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Colorado boasts some of the best kayaking in the nation — dare we say, in the world? Year round, there’s no place quite like colorful Colorado. Amidst towering pines, gigantic boulders, and rustic hillsides, pristine paddling is right at your fingertips. And, you don’t need to own your own gear. We’ve scouted the best lakes, reservoirs, and rapids near Denver to help you get your fix. Now, let’s get kayaking.
Built for canoeing, kayaking, paddling, and more, this park is one of Golden’s most unique recreational attractions. This innovative spot is divided into sections: flat, broad, and shallow surf waves, huge boulders, wave drops, and quick rapids. Best of all, there are no drop-in usage fees. They do offer rentals if need be, though. Oh, and you may see the US Olympic Kayak Team practicing here. Your Olympic dreams are only a paddle away.
Minutes from downtown Denver, the South Platte is a hopping spot for bikers, sunbathers, kayakers, and professional water splashers. This is one of the best urban rivers in the state, offering recreational activities for city dwellers. Plus, it’s within eye’s view of REI and Starbucks, just in case you need a cup of coffee along with your kayak rental.
With new recreational areas available, bring your kayak and your camping tent. While this is one of Colorado’s most overlooked stretches of river, it is one our favorites. It’s a quiet spot for floating, paddling, and fishing. With mellow Class-II rapids, you can easily take in the mountainous scenery while improving your kayaking skills.
Looking for epic, challenging rapids? Look no further. Wild Poudre, as it’s known, is quintessential Colorado. It’s outstandingly scenic, offering everything from Class-II to Class-V whitewater. Slice through granite corridors and gaze at falcons soaring above. Some years, the Poudre may feel like a bony creek run. Not recently though. There’s plenty of water to go around. Trips to the upper section are rowdier, so expect adrenaline-surging drops and waterfalls. Fitt Tip: wear a lifejacket. Really.
A one-stop shop for any whitewater aficionado, the Arkansas River has it all. From Granite to Cañon City, you’ll find a sea of rafters, kayakers, and river rafting guides meandering down the river. And this stretch of water is one of the busiest in the country — Unlike most other spots, this stretch of the river allows for year-round paddling. Yep, you read that right. Even in the winter, pass through granite boulders and enter into the town of Buena Vista. Their river play park is a haven for paddlers. Just make sure to bring your mittens.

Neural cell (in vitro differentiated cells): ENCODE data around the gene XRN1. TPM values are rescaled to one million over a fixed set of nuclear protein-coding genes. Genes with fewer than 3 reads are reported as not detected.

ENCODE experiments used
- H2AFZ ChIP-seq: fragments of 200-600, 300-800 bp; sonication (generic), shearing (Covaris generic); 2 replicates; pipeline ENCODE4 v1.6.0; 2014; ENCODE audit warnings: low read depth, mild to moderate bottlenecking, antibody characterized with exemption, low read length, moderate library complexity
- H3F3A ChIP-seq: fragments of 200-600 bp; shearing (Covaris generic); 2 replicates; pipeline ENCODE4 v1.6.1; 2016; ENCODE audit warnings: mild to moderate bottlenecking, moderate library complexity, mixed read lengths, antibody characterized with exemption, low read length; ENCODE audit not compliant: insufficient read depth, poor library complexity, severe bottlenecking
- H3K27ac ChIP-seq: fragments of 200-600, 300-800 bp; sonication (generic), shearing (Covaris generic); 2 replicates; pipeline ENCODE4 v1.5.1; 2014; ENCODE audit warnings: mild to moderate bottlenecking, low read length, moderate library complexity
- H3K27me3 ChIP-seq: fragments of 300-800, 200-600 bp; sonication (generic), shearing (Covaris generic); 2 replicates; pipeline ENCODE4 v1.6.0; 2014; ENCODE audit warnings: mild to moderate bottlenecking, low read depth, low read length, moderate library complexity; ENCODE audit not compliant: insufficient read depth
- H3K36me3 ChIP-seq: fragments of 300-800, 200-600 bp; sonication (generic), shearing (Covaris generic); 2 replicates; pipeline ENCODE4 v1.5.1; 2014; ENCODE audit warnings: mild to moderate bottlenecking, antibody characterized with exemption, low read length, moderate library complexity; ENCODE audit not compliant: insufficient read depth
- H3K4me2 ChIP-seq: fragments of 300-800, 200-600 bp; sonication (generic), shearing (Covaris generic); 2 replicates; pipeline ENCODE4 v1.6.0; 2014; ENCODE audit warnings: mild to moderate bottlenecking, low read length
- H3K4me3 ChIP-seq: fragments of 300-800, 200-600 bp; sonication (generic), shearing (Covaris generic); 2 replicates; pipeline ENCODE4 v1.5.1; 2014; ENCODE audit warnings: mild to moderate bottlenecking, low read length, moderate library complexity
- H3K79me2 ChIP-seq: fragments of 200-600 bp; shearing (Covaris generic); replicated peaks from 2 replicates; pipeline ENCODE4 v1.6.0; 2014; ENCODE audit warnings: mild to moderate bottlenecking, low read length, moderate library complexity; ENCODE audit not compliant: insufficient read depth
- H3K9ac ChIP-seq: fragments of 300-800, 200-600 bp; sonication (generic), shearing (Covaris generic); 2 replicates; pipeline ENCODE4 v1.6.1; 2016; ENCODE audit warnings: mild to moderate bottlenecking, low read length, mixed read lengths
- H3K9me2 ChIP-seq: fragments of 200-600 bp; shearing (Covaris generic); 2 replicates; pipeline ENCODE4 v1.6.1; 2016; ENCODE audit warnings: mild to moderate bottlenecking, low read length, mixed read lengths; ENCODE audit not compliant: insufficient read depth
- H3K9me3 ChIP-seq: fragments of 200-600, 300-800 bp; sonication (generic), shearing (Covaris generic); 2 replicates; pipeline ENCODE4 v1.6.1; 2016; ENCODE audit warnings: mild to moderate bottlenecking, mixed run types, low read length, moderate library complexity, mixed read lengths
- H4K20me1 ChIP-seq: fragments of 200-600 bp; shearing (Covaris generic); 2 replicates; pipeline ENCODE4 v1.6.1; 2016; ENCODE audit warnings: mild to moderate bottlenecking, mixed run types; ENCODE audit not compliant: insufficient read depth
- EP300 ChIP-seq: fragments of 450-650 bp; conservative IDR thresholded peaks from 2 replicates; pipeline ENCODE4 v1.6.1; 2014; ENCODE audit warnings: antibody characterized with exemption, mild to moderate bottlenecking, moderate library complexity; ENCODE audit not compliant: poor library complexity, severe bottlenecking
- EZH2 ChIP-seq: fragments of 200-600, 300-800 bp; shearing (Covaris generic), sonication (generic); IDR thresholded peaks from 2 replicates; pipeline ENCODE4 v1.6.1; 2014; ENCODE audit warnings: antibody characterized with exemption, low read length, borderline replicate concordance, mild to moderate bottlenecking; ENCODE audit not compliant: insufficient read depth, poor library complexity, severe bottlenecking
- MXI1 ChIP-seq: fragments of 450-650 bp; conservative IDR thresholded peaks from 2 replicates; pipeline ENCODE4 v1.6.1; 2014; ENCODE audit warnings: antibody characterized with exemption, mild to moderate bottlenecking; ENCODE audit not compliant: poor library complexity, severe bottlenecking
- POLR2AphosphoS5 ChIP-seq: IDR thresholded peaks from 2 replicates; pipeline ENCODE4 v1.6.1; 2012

While many of Colorado’s lakes look the same, Pueblo Lake is the exception. Sitting 110 miles south of Denver, this lake offers stunning, desert-like surroundings, crystal clear water, and some of the best fishing in the state. So, bring your kayak but don’t forget your fishing pole. Also, there are two marinas with boat ramps and several campgrounds. When you’re done kayaking, throw out your rod, hike in the surrounding area, or roast up a s’more.
Amidst towering pines and very few residents, Evergreen Lake is a sight to behold. Truly. Plus, it’s only 45 minutes from downtown Denver. Rent a kayak and get your fitness on, or leisurely paddle across the lake and breathe in that beautiful mountain air. Keep in mind that Evergreen Lake is open to both non-motorized and motorized watercraft, so stay towards the perimeter. Wakeless kayaking is where it’s at.
You’ll probably find yourself amidst a group of friendly CU Boulder students (#skobuffs!), but Boulder Reservoir is just as welcoming to families and athletes. Oh, and your average kayaker. This 700-acre, multi-use recreational watering hole has it all. Launch your kayak from the southeast or southwest beaches, and keep close to the shore to avoid motorized traffic. Also, dogs are allowed after Labor Day. So, bring your pup. We all know that man’s best friend loves a good windy adventure.
Alright, hear us out. Horsetooth Reservoir is about an hour from Denver, but it deserves a spot on this list. In terms of size, it’s 6.5 miles of pristine water — sights worth a postcard (or at least an IG post). Launch your kayak from one of the boat launches or rent from Inlet Bay Marina. Get ready to explore — there are plenty of coves and fingers to satisfy your inner-adventurer.
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